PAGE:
I have an accountability partner. Shari Sherman. We’ve been checking in with each other for the last six years. This week I committed to making an encaustic piece a day. Today I worked on a small piece today. I love those lone trees in the middle of a vast field. I call them witness trees. Who knows what they have seen as they’ve grown over the years. Imagine a 200 year old lifespan.
A lone tree guy was here cutting down the rest of the poplar leftover from the crew. This guy cut down this giant tree by himself. A matter of physics, spatial relations and just plain genius. Lots of chain sawing.
I have a plan for this witness tree piece. More to come…
Connection stayed in my mind the entire time I worked on this piece. Not just because of these trees, but because of crows. I learned from a dear soul friend that when crows gather on your house after someone has passed, it is a sign of your ancestors. Every time we head south the trees at the LYH airport stand tall and pose for me. I anticipate them and I hope for a good shot while we’re moving. I imagine their root systems touching each other like their branches do. Very magical.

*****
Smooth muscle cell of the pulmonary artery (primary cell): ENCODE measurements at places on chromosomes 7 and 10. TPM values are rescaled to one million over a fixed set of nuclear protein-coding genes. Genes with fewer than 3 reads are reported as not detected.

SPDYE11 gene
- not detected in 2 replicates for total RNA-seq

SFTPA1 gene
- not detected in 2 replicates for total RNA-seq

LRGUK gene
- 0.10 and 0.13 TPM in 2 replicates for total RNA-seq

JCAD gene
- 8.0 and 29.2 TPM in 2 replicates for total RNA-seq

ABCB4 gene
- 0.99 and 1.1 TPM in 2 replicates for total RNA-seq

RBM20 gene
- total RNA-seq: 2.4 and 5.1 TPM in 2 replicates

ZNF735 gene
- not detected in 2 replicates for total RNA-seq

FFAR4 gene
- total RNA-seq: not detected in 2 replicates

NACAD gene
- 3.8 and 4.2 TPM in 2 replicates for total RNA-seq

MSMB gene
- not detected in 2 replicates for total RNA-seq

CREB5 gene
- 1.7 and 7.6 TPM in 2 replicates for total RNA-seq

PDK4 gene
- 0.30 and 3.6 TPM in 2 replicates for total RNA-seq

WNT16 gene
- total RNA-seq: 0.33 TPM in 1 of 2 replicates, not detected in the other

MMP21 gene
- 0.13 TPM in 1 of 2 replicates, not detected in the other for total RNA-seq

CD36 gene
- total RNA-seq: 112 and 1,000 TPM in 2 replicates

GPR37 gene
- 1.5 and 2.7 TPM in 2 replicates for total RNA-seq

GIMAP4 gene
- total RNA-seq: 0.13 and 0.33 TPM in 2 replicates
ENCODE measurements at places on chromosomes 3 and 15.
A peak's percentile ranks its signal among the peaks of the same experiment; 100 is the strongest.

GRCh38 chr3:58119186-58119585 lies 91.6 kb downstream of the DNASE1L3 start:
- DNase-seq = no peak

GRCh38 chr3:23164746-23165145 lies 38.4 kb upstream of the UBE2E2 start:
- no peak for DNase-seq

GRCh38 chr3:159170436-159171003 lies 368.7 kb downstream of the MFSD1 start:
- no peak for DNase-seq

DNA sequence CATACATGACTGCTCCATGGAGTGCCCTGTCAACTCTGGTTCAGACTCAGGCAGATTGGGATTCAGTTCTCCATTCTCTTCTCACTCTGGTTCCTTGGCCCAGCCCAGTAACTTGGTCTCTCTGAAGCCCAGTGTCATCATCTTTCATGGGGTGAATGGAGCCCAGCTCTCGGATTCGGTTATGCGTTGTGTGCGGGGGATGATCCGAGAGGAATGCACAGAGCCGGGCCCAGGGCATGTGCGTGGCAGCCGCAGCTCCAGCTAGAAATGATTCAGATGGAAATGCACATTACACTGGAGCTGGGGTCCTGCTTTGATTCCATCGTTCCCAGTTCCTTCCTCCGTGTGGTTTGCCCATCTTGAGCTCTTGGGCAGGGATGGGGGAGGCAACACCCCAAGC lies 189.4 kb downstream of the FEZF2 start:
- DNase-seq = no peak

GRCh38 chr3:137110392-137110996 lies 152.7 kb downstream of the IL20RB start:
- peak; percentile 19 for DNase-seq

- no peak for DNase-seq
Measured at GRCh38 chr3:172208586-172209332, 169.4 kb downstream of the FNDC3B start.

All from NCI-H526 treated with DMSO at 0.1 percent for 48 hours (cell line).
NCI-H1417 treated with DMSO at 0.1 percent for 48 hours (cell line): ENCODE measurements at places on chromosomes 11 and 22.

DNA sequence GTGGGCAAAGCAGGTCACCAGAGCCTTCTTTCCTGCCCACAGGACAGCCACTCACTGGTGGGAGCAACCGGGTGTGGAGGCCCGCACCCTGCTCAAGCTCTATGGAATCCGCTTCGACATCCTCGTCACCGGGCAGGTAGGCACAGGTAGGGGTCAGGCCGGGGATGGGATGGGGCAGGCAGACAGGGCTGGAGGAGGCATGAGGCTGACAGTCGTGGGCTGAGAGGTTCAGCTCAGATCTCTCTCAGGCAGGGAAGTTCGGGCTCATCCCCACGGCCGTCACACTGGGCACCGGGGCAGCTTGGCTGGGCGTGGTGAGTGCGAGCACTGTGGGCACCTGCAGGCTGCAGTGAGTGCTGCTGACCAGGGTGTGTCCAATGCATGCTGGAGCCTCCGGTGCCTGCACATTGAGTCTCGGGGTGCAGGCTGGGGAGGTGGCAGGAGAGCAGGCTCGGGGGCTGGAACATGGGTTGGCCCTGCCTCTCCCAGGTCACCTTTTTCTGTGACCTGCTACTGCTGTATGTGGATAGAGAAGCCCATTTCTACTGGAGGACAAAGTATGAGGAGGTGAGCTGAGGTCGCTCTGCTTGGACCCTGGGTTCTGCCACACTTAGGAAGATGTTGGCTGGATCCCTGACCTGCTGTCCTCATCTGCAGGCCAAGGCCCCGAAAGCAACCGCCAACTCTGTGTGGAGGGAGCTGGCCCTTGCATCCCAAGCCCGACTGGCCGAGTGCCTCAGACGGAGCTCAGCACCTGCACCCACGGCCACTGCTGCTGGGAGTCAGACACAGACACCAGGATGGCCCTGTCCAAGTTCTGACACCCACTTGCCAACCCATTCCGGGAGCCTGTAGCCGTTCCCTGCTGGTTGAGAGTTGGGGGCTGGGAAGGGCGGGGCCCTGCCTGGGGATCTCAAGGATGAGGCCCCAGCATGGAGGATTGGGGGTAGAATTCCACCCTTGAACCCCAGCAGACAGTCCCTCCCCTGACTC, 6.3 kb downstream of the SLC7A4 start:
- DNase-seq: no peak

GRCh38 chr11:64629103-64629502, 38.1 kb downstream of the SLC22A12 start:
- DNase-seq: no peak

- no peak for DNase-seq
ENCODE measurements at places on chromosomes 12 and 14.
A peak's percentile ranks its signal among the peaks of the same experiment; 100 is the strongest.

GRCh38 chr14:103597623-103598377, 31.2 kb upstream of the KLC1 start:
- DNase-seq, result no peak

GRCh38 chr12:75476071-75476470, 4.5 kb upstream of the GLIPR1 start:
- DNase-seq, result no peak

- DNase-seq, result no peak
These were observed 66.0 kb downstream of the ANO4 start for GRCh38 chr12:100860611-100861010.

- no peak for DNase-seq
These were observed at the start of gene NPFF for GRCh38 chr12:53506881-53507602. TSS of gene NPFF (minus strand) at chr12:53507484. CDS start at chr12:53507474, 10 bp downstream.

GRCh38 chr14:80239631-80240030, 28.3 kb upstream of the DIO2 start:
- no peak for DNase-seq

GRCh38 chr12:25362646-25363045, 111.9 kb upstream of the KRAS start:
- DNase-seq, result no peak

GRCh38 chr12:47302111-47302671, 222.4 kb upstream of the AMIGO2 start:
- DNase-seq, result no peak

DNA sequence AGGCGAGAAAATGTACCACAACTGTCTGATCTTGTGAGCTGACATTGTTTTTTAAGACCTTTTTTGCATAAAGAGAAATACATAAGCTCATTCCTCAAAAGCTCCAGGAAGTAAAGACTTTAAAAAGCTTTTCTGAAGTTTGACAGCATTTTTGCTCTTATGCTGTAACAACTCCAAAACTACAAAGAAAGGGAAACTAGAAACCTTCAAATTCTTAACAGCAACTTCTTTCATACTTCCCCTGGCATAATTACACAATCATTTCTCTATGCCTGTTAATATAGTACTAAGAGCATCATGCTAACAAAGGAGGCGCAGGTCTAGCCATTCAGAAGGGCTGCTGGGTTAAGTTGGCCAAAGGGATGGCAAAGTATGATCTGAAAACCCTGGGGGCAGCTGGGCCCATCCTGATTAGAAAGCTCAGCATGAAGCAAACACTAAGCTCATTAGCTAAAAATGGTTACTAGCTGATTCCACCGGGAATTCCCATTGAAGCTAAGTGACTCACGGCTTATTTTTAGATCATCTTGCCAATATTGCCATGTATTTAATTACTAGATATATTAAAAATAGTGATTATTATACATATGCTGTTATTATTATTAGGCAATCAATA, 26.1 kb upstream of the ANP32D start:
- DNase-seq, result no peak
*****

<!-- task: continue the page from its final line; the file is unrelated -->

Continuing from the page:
I’m connecting with my encaustic medium again and it’s speaking to me.
This is a photo transfer. I got it right this time. Many many layers in this. #encaustic #connection #artist #Photography #Phototransfer #Ineeddeadlines #successhabits #discipline #makingarteveryday #Inthegroove #crows #ancestors
Trees at the LYH Airport by Lillian Brue, 4″ x 8″
Trees at the LYH Airport, 4″ x 8″ unframed, encaustic medium (Beeswax and damar resin)
Edible Chestnuts and skull treasures
Southern Running Pine (Lycopodium digitatum) Evergreen
Trees on the pond. 9 x 12 Pastel on Pastelmat
We walked around the hidden pond on the Claytor Nature Study Center property Tuesday. The trees didn’t think about anything but the breeze, the leaves abandoning their branch hosts, birds cackling and the colors! Along the tight trail around the pond were these magical pine plants covering the ground (Southern Running Pine (Lycopodium digitatum) Evergreen) and sharp covered shells that stung when picked up. Edible Chestnuts! Those skulls were a gift from the Center when somebody dropped off a box of SKULLS! Treasure indeed.
Nature just keeps being. It doesn’t care about us people and our activities. Trees in the Muir Woods are between 600 and 800 years old. America hadn’t even been discovered in recorded history yet.
I didn’t care about people activities while painting on Tuesday. The fall colors were great and I painted like a child coloring with crayons. With abandon. This is in pastel 9 x 12 on Pastelmat.